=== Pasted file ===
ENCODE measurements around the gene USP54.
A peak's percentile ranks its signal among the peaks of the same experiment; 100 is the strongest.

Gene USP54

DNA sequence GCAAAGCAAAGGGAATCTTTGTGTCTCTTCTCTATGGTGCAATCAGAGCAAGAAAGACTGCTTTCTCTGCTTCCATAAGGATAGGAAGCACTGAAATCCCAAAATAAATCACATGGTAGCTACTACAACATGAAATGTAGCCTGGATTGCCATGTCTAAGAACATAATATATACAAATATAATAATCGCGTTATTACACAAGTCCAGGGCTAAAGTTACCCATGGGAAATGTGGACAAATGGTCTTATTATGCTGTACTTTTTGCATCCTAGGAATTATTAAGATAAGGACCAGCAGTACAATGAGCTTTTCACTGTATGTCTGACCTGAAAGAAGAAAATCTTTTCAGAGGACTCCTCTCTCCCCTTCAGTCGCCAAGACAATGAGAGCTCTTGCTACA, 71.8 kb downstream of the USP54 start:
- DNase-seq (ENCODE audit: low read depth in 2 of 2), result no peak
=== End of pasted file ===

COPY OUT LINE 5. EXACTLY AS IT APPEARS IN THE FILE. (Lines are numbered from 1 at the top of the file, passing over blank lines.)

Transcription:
- DNase-seq (ENCODE audit: low read depth in 2 of 2), result no peak